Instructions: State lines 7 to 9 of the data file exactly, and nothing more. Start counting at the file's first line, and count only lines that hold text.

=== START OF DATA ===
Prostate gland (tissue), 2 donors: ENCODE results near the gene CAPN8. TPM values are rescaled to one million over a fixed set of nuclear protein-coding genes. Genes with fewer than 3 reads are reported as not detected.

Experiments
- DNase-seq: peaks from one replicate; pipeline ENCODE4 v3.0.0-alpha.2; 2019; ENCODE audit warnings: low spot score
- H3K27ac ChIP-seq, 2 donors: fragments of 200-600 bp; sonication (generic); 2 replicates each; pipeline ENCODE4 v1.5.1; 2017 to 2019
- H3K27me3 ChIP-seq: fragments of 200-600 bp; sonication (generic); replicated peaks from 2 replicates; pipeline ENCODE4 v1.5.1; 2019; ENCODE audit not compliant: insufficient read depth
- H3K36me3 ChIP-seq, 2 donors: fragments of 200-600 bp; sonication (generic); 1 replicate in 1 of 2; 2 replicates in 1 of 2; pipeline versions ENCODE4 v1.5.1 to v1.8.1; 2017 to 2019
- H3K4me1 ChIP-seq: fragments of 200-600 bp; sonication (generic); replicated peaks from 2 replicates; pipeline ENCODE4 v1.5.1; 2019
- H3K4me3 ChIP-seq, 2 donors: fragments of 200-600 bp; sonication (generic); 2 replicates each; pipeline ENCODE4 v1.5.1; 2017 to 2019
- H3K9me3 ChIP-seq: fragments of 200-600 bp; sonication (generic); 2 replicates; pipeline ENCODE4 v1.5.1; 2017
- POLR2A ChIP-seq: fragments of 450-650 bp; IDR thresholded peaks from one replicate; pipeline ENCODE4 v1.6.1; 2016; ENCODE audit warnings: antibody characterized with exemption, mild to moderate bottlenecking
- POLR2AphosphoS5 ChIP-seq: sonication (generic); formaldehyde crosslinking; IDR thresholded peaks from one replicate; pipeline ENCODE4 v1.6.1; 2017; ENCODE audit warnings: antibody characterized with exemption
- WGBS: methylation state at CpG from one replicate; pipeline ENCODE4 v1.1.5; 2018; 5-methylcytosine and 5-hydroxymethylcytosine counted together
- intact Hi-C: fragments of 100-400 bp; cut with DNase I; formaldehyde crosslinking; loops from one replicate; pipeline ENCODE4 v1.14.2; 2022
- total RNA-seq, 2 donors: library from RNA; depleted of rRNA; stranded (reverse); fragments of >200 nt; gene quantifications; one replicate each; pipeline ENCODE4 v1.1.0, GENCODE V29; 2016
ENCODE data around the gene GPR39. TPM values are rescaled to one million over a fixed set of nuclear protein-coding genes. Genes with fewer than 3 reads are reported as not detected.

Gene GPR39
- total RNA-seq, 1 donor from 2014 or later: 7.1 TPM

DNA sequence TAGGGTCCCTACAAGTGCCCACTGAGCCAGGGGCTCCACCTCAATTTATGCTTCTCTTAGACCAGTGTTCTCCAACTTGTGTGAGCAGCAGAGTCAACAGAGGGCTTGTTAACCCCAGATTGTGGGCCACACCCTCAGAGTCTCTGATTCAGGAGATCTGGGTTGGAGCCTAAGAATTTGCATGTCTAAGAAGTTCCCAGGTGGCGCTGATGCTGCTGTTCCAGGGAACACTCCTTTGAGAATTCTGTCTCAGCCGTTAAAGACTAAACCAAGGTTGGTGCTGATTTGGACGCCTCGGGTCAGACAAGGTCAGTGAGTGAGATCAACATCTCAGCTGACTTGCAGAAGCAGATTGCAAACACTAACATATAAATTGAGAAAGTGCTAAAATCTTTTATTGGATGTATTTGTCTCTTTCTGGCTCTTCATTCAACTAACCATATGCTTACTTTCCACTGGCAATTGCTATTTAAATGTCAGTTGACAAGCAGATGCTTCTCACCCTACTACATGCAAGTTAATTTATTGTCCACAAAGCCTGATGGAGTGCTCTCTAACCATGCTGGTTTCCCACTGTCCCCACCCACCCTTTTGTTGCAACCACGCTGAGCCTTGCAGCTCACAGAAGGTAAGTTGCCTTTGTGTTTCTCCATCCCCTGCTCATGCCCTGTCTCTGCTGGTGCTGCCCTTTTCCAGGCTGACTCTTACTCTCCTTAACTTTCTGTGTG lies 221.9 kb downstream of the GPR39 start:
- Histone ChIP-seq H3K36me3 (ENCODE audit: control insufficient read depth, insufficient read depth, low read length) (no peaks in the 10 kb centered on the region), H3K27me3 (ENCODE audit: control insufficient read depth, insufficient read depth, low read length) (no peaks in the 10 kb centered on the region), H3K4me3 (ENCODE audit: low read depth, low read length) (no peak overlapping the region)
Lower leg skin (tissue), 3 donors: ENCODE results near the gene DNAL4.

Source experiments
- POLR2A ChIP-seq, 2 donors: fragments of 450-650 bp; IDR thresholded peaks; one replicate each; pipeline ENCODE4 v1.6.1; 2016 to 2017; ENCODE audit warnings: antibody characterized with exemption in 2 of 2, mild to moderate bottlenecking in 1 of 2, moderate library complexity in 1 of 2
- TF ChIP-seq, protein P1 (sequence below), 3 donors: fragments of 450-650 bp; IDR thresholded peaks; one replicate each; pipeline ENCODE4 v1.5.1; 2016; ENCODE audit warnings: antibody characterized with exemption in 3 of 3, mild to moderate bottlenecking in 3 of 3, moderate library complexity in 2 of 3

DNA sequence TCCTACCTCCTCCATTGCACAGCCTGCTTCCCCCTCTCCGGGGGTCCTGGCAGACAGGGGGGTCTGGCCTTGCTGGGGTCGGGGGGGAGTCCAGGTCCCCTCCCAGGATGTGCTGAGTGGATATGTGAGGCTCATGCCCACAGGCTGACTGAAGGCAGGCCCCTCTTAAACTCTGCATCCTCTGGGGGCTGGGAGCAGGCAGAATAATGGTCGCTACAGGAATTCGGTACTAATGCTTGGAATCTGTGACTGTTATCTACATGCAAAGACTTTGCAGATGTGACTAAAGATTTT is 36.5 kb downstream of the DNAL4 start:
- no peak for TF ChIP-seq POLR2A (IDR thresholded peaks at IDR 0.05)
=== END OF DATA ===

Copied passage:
- H3K4me1 ChIP-seq: fragments of 200-600 bp; sonication (generic); replicated peaks from 2 replicates; pipeline ENCODE4 v1.5.1; 2019
- H3K4me3 ChIP-seq, 2 donors: fragments of 200-600 bp; sonication (generic); 2 replicates each; pipeline ENCODE4 v1.5.1; 2017 to 2019
- H3K9me3 ChIP-seq: fragments of 200-600 bp; sonication (generic); 2 replicates; pipeline ENCODE4 v1.5.1; 2017